And that’s the sorts of things I think about at the beginning of a new year. The fact that I have my health and that though my body is imperfect and occasionally gives me problems? I thank God for my health and I thank God for the health of my family.
The new year will begin. I will get over this back pain. And life will go on.
Or better yet, don’t watch me grow old. Because I’m going to fight this process with every fiber of my being.
Hi! I’m 43-years old. *cheerfully waves* At least, that’s what “they” claim.
According to my birth certificate, I was born in 1965. Nineteen Sixty-Five. That sounds so ancient, especially since we’re in the 2,000’s now.
Though I’m on record as having been born in 1965, that I am currently 43 years old, I don’t mentally FEEL that old. I mentally FEEL about 25 years old.
Someone check my records; there must be some mistake.
When I look in the mirror, I don’t see a 43-year old woman. I see a woman who might possibly pass for 35.
And it’s not just me, heck, I still get carded when I buy wine for my husband. (Granted Wal-Mart associates are now required to card anyone who looks to be younger than 30 but whatever, I can still pretend they think I’m not quite 21).
It’s so hard to explain how I’m feeilng without sounding cliché. You wake up one morning and you’re over 40, 50, 60 and you’re honestly surprised – how did this happen? Where did the years go?
There is something infinitely disturbing about growing old. Getting old happens to other people, it doesn’t happen to me. In my mind, the years are passing but somehow time is standing still for me. The numbers add up but the mental image of yourself does not.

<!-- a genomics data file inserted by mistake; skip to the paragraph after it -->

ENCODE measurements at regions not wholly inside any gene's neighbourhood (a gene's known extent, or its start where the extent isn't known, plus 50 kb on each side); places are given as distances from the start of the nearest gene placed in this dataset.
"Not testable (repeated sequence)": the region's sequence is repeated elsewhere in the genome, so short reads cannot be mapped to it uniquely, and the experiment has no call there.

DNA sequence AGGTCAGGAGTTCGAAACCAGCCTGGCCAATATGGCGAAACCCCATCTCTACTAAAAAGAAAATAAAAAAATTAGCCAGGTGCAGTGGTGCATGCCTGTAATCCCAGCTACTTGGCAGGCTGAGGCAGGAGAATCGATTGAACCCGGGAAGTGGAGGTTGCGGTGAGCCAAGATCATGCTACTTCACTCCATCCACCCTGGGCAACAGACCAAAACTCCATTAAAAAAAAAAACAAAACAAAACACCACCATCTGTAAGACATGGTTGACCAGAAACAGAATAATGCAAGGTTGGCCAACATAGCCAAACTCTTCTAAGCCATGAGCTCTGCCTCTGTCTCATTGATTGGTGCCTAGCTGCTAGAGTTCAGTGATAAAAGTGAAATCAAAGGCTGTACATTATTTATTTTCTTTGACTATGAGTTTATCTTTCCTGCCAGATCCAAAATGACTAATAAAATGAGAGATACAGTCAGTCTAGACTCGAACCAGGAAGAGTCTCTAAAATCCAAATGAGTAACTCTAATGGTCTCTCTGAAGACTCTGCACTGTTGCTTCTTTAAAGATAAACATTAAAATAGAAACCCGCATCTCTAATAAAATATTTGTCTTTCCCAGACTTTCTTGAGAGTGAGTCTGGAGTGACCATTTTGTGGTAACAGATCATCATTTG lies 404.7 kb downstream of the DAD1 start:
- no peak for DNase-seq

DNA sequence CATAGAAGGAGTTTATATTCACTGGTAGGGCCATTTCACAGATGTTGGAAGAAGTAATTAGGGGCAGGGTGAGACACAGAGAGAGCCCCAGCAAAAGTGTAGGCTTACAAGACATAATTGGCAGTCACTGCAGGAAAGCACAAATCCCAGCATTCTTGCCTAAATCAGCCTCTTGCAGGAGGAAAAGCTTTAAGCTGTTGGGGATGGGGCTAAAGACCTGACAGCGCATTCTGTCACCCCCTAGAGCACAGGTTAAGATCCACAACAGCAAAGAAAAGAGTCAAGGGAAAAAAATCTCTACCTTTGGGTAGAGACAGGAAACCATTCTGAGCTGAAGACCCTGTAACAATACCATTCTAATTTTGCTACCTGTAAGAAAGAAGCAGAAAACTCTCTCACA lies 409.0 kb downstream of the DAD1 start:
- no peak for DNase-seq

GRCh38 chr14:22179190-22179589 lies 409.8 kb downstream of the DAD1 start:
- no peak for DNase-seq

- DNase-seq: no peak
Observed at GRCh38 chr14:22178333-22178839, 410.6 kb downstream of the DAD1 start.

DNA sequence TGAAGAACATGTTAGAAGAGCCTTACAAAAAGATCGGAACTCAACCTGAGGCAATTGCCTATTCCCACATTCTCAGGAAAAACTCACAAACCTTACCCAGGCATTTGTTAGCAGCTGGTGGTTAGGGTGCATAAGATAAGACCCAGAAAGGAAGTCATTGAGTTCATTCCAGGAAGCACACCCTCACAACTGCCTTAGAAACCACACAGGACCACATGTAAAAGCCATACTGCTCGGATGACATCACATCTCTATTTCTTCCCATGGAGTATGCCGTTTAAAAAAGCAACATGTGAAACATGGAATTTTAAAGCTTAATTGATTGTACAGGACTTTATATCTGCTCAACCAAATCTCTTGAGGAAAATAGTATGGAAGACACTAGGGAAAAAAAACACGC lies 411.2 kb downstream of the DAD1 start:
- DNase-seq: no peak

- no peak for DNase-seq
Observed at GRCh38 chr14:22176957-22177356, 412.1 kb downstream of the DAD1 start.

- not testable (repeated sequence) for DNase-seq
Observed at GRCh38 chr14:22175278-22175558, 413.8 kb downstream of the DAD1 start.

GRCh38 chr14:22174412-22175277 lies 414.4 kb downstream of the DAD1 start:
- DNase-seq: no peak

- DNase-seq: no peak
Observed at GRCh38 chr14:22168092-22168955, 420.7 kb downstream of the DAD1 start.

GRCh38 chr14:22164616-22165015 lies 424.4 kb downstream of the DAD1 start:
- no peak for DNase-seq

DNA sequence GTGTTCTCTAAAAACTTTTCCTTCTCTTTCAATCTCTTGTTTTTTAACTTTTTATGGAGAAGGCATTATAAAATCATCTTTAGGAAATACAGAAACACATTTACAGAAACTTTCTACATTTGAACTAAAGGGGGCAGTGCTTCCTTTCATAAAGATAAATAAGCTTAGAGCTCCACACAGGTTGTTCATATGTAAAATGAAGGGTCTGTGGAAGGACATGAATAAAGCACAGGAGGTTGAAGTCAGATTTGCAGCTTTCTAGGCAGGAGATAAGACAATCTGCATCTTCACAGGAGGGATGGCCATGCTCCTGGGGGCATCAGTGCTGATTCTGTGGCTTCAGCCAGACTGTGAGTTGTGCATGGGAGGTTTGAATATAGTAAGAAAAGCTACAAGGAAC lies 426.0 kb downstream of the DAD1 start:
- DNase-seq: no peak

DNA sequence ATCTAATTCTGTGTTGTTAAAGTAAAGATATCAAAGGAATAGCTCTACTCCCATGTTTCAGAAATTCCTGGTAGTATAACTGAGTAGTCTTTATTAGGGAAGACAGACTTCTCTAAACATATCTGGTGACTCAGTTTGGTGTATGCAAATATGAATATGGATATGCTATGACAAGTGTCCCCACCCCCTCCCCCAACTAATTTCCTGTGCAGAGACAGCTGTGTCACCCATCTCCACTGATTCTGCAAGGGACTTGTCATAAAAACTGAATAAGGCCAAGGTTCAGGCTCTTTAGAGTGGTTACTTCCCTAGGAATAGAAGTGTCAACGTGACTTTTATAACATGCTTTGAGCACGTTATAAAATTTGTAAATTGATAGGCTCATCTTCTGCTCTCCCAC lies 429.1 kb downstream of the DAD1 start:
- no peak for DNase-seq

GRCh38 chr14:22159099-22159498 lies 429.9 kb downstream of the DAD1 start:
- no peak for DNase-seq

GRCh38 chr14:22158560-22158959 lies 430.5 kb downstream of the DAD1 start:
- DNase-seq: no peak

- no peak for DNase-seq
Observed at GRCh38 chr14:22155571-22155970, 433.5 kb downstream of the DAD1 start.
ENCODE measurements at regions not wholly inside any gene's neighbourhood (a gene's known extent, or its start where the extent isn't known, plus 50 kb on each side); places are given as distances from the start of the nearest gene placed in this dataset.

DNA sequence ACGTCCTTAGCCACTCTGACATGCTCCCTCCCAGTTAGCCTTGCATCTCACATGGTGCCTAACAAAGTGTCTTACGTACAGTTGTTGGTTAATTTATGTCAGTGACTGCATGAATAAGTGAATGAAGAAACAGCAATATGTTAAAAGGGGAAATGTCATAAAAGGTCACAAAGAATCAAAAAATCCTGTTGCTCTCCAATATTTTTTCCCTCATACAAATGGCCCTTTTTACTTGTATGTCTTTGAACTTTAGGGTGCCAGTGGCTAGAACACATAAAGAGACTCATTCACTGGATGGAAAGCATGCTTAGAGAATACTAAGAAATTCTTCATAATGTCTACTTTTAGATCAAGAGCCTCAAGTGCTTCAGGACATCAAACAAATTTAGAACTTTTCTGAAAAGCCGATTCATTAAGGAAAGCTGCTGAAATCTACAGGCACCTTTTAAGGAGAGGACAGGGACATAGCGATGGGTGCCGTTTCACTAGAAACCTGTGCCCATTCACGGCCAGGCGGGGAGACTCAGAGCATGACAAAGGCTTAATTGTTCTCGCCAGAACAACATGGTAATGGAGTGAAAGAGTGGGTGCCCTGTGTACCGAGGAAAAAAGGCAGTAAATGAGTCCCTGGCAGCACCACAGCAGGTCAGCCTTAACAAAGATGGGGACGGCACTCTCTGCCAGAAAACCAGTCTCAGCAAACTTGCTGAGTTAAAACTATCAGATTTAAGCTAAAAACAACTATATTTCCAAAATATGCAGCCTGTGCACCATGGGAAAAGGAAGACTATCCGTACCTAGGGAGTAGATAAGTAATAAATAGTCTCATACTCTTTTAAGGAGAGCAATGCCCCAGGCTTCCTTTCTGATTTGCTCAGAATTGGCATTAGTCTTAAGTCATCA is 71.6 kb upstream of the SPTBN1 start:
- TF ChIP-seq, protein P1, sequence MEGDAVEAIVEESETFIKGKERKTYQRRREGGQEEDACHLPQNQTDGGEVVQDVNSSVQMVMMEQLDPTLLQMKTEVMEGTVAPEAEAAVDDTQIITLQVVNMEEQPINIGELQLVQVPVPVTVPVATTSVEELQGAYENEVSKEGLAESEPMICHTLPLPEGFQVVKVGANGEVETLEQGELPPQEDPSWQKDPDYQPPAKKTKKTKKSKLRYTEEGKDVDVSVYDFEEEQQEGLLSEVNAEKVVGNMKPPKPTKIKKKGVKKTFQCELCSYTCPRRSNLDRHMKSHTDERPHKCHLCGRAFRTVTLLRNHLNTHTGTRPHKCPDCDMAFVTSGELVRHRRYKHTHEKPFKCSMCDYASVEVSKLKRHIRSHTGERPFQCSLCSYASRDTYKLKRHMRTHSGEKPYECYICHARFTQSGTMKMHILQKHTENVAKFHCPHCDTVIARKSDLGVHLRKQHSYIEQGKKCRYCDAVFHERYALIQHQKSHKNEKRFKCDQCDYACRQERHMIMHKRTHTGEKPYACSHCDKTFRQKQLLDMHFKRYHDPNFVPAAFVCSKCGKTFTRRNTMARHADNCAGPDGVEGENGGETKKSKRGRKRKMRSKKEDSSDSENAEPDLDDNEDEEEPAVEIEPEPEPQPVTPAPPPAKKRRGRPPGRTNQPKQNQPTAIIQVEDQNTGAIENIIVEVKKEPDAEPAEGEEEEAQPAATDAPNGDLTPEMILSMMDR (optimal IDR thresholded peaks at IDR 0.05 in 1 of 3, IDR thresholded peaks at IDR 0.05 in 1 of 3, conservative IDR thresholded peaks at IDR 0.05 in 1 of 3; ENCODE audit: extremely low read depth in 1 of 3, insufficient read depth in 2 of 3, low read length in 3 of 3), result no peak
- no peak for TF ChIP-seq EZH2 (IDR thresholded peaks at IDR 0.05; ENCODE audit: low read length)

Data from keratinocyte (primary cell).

At least, it doesn’t for me.
My children are growing, they are getting older. And that’s thrilling to me. I’m watching them develop into incredible people. But that’s only affecting them, it’s not affecting me. I’m still the naive, inexperienced 26-year old who didn’t recognize that her water broke and refused to go to the hospital until the last possible moment because her baby wasn’t due to be born for another eight weeks.
I try and tell myself being 40-something is not old. It’s a state of mind. It’s just a number.
It’s a high number.
Is my life half over?
What a sobering thought.
However, my age seems to be knocking on my physical door demanding to be let in or at the very least, to be taken seriously. It seems like, in just the last few months, I’ve begun noticing more aches and pains – nothing serious, but serious enough to get my attention.
I’ve always been very healthy. I’ve always pushed myself to my physical limits and bounced back the next day. Now I’m lucky if I bounce back within the week. It’s taking me longer to recuperate from vigorous workouts – much longer. I’m sore for more days and I’m so, so, so tired the next day. Which is normal anyway, especially when you start working out again, but I’ve been consistently working out and I’m still so, so, so tired.
I feel heavy, and not just the fat kind of heavy but my muscles and bones just feel heavy. Sometimes it feels like I’m walking through water, everything just feels sluggish. I’m quite confident it’s not due to a medical condition – again, I’m pretty healthy, I come from very healthy stock, and the changes I feel are subtle, but they’re there. I recognize them because I’ve always been so tuned into my physical condition.
I can usually ignore the aches and pains – I believe I have a pretty high pain threshold. If I didn’t, I’d probably be making regular visits to the doctor because quite honestly, I’m physically uncomfortable the majority of my time now.
But it doesn’t REALLY hit home until my back starts giving me problems.
I’ll be honest, one of the biggest reasons I walk is to keep my back from going out. (And here you thought I was a workout fiend. HA!) It’s when I’m an inactive slug that my back starts the tell-tale twitches and before long, I’m flat on my back and/or hobbling around like an old woman. Walking keeps my back loose and limber. After I discovered that little secret, I’ve been successful at warding off back attacks. Thank the dear Lord above.